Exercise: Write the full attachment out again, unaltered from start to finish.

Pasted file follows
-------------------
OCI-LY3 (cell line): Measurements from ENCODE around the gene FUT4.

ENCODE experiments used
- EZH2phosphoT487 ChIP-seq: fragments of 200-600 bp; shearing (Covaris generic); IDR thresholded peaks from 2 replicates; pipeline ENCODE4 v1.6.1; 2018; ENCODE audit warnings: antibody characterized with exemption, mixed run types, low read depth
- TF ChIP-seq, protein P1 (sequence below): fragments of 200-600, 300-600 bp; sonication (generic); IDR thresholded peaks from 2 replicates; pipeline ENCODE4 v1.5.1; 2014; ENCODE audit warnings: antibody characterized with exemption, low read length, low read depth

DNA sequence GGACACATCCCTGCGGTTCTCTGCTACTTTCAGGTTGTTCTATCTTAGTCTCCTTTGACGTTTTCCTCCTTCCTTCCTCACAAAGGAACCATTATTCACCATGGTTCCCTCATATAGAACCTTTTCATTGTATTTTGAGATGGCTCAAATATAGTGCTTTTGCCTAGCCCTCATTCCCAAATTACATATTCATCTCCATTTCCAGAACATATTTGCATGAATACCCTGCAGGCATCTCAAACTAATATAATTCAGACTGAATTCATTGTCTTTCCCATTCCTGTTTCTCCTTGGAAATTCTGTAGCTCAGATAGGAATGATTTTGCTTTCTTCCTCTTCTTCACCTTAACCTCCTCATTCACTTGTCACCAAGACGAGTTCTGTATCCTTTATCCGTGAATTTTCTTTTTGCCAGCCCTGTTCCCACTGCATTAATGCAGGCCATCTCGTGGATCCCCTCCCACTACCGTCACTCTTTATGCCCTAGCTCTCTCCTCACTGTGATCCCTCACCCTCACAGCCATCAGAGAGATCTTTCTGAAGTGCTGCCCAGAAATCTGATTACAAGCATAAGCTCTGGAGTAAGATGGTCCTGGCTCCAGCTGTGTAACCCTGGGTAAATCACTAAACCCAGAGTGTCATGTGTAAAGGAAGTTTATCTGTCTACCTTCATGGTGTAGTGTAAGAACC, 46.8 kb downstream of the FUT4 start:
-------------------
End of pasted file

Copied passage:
OCI-LY3 (cell line): Measurements from ENCODE around the gene FUT4.

ENCODE experiments used
- EZH2phosphoT487 ChIP-seq: fragments of 200-600 bp; shearing (Covaris generic); IDR thresholded peaks from 2 replicates; pipeline ENCODE4 v1.6.1; 2018; ENCODE audit warnings: antibody characterized with exemption, mixed run types, low read depth
- TF ChIP-seq, protein P1 (sequence below): fragments of 200-600, 300-600 bp; sonication (generic); IDR thresholded peaks from 2 replicates; pipeline ENCODE4 v1.5.1; 2014; ENCODE audit warnings: antibody characterized with exemption, low read length, low read depth

DNA sequence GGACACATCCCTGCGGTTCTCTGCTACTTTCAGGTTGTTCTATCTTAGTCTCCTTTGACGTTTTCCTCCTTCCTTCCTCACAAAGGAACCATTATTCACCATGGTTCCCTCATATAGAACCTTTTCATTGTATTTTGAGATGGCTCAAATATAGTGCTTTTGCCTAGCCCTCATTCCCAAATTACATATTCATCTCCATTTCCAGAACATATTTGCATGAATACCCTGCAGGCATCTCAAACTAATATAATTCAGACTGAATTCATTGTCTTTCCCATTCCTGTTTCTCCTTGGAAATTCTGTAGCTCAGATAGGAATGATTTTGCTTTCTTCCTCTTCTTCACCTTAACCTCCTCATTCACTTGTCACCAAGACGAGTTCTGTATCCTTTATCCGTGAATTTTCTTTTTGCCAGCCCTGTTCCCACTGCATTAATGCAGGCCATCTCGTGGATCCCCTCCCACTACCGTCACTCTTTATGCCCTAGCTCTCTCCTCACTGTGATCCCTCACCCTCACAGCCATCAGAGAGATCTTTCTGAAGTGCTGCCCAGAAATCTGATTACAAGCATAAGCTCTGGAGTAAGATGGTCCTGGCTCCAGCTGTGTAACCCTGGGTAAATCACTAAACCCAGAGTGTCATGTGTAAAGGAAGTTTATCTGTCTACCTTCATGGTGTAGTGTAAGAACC, 46.8 kb downstream of the FUT4 start: